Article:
For many Clozd clients, win-loss interviews serve as their richest source of competitive insights. However, the primary purpose of a win-loss interviews is to understand why you won or lost the deal - which may have little (or nothing) to do with your competition. Your biggest competitor may not even be another vendor.
During a recent interview hosted by Clozd, Sanjay Puri (VP Product Marketing, Avalara) shared three tips for those looking to implement a win-loss interview program. First, start the damn program. Second, don’t fire and forget. Third, use the feedback to build credibility.
An effective win-loss program can be transformative for your organization. However, big results will only be realized if your win-loss program is a team effort. Here are 6 best practices that can help your organization drive adoption and get the most out of its investment in win-loss analysis.
One of the most important (and challenging) tasks while setting up your win-loss program is determining who you will interview and getting their contact information. It sounds easy, right? Many win-loss program sponsors think so at first, but quickly find that recruiting the right number and mix of interviewees is an uphill battle. In this blog post, consultant Jonathan Stevens explores tips and ideas for making sure you target and interview the right customers.
On March 13, Clozd welcomed guests from Avalara, Qualtrics, and Armor Cloud Security for a discussion about win-loss analysis and why every product marketer should be conducting win-loss interviews. Learn tips and best practices from three experienced product marketers.
Over time, and across thousands of win-loss interviews for clients in various industries, Clozd consultants have uncovered insightful trends relating to the impact pricing can have on vendor selection. It is a common decision factor, but not always in the way a sales rep might expect. This interview with Clozd founder Spencer Dent explores some of these pricing trends, which can be insightful for pricing and packaging teams, sales leadership, and sales enablement teams.
When conducting win-loss interviews, is it better to take a blind or non-blind approach? This blog post explores the merits of both methodologies, and explains why the predominant practice in the win-loss industry - and at Clozd - is to take a non-blind approach to win-loss interviewing.
One of the first questions we often hear from prospective clients is: “How many win-loss interviews should we conduct?” It’s an important question without a simple answer. To get to the best answer for your organization, here are some factors to consider.
While most organizations intuitively understand the value of win-loss analysis, execution of an effective win-loss program can often seem daunting and difficult. Clozd frequently speaks with organizations that are unable to capitalize on buyer feedback due to several common roadblocks. Let’s explore these common win-loss roadblocks and learn the best strategies for avoiding or overcoming them.
Where win-loss analysis becomes really powerful is when you begin to tag and track themes across interviews. This allows you to see what you’re doing well, what you’re doing poorly, where your efforts are yielding improvement, and where you need to focus next to improve your win rate. But while themes carry a lot of value, they bring pitfalls as well - after all, there is always some subjectivity involved in turning qualitative data (interviews) into quantitative data (trackable themes). So how do you create and track win-loss themes effectively? Here are some guidelines we have developed based on our experience conducting hundreds of win-loss interviews.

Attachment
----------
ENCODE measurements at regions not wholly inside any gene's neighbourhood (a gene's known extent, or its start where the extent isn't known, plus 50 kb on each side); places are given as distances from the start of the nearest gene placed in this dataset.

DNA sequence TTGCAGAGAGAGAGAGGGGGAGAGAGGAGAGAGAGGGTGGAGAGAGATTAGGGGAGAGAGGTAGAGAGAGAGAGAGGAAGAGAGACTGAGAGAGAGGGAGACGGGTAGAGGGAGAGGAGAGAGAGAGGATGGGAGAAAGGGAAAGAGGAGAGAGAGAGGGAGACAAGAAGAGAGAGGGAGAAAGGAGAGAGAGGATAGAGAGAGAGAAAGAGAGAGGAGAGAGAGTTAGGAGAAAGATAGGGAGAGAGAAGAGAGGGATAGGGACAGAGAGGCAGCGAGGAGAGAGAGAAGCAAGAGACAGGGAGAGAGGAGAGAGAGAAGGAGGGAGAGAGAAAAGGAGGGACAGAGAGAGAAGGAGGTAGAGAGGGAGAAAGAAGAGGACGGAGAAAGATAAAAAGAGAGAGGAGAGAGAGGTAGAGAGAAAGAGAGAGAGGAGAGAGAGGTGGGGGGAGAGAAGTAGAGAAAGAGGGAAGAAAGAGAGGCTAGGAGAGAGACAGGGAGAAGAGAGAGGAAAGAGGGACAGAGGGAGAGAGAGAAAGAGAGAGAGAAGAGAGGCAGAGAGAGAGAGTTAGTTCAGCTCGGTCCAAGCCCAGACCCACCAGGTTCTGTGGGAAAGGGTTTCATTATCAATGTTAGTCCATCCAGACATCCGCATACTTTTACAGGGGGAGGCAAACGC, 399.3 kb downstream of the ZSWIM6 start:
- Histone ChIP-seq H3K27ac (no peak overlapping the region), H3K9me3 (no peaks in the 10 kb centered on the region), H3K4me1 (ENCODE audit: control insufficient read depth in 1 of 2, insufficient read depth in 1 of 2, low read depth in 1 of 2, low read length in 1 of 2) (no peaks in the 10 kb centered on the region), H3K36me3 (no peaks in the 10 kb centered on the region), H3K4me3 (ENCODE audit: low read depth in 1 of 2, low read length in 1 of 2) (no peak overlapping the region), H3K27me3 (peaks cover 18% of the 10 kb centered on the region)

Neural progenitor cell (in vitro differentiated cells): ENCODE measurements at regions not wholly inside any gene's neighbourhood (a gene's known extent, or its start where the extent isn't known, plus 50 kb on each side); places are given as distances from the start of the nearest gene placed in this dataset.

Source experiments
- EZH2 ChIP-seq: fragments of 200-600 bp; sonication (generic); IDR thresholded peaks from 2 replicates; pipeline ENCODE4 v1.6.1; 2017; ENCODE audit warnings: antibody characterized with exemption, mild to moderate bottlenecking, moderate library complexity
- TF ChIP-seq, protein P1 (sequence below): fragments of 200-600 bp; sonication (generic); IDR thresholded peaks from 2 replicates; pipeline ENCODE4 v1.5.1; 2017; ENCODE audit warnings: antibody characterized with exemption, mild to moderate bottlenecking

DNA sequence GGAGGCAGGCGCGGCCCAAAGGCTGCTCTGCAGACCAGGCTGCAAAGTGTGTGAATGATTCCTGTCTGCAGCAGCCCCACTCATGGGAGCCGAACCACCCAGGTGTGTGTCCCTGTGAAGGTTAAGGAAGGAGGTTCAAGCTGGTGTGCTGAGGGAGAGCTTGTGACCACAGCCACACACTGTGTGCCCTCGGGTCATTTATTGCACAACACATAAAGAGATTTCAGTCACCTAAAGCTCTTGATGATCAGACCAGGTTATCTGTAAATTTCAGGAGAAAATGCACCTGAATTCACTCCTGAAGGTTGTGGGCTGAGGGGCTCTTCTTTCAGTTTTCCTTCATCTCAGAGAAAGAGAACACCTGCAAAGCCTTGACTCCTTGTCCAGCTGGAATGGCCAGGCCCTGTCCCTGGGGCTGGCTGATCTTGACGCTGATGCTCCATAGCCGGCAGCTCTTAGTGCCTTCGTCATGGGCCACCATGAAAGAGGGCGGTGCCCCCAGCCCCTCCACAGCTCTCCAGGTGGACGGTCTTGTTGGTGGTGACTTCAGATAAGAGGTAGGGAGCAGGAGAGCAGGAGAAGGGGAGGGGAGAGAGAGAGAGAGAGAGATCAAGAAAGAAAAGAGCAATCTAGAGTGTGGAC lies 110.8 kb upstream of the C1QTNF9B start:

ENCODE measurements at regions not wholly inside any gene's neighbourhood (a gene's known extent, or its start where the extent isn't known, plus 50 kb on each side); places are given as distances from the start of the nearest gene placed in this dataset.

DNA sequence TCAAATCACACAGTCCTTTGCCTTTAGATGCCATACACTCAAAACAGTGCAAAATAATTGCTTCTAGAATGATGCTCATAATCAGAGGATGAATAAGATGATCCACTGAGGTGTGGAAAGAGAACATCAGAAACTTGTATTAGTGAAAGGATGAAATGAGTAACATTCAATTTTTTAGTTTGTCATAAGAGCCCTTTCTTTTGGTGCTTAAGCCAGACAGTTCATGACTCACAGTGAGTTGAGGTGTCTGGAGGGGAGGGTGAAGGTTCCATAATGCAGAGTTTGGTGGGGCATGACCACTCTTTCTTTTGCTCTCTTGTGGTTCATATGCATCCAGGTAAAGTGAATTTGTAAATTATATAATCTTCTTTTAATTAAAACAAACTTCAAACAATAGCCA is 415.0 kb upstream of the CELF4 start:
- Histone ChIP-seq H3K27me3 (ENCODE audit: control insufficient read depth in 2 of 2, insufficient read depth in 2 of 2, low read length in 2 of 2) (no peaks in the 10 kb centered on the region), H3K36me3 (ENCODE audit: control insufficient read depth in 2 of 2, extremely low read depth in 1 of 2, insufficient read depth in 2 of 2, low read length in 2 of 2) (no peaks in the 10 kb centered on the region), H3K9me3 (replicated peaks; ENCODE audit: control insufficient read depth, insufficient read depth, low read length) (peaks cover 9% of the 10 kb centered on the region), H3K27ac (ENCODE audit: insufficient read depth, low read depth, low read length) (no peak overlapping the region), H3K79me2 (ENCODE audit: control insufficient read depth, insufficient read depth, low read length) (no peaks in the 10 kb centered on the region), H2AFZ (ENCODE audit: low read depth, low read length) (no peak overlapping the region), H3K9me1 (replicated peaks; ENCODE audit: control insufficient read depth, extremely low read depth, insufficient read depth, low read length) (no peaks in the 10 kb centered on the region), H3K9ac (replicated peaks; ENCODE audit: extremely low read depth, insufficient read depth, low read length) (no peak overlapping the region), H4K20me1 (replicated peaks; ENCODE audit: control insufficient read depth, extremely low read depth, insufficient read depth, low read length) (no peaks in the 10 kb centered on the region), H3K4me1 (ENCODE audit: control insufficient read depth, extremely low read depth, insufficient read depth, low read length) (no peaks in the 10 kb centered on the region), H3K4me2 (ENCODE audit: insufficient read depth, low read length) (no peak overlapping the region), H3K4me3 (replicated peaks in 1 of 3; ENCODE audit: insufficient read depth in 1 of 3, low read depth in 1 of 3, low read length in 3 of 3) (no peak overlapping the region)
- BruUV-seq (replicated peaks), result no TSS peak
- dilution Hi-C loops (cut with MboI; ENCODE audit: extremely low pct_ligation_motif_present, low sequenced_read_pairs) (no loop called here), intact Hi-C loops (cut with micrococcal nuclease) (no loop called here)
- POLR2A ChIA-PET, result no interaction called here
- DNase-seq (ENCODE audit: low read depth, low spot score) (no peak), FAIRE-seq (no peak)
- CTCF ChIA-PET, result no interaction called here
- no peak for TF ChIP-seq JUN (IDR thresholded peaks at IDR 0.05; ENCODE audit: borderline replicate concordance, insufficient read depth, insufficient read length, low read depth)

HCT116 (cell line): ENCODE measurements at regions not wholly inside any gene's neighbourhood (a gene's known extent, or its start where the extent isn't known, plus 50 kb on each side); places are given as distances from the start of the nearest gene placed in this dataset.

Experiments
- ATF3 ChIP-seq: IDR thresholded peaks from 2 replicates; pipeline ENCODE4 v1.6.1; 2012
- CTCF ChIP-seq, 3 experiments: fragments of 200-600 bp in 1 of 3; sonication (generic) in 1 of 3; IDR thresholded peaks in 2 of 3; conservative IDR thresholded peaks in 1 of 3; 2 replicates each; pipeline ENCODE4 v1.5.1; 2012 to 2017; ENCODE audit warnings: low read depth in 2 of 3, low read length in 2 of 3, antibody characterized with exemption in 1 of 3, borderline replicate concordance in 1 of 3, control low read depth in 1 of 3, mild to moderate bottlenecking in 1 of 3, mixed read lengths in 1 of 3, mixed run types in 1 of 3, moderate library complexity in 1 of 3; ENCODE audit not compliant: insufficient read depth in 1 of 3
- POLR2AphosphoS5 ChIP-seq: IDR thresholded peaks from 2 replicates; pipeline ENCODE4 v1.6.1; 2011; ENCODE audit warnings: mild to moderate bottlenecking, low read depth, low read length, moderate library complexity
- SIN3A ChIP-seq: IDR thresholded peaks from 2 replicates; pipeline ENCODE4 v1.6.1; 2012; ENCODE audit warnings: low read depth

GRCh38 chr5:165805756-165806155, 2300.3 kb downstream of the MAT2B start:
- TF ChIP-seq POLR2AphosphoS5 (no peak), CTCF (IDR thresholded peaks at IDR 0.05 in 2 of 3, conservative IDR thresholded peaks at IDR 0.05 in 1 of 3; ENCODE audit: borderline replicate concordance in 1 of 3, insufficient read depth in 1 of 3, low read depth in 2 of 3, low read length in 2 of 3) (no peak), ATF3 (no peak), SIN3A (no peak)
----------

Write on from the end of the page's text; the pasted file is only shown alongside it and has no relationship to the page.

On Tuesday, August 28th, Clozd will host the webinar, “The Future of Win-Loss Analysis.” Join us as Andrew Peterson (Clozd co-founder) and Braydon Anderson (VP Operations) contrast outdated win-loss methods with modern alternatives.
The Pragmatic Marketing framework is the de facto standard for training product professionals since 1993. One of the practices encouraged and promoted by the framework is win-loss analysis. Check out this article from the Pragmatic team that outlines some of the critical best practices to follow for effective win-loss analysis.
As we run win-loss programs, we diagnose the symptoms and root causes of why our clients win and lose. Like a doctor, we see common symptoms across our “patients." This list highlights symptoms we look for and can serve as a great checklist for assessing the health of your business.
When a B2B deal goes south, the most common reason initially identified by both buyers and vendors is price. Of course, price runs through every decision, and no one loves shelling out cash. But, in conducting hundreds of win-loss interviews for high-profile clients, our team at Clozd has very rarely encountered situations in which the true driver of the deal turned out to be a raw difference in price. Instead, our in-depth conversations have yielded key insights on what a buyer really means when she says “the price was too high.” This blog post explores three common, underlying themes that could be the real problem with your pricing strategy.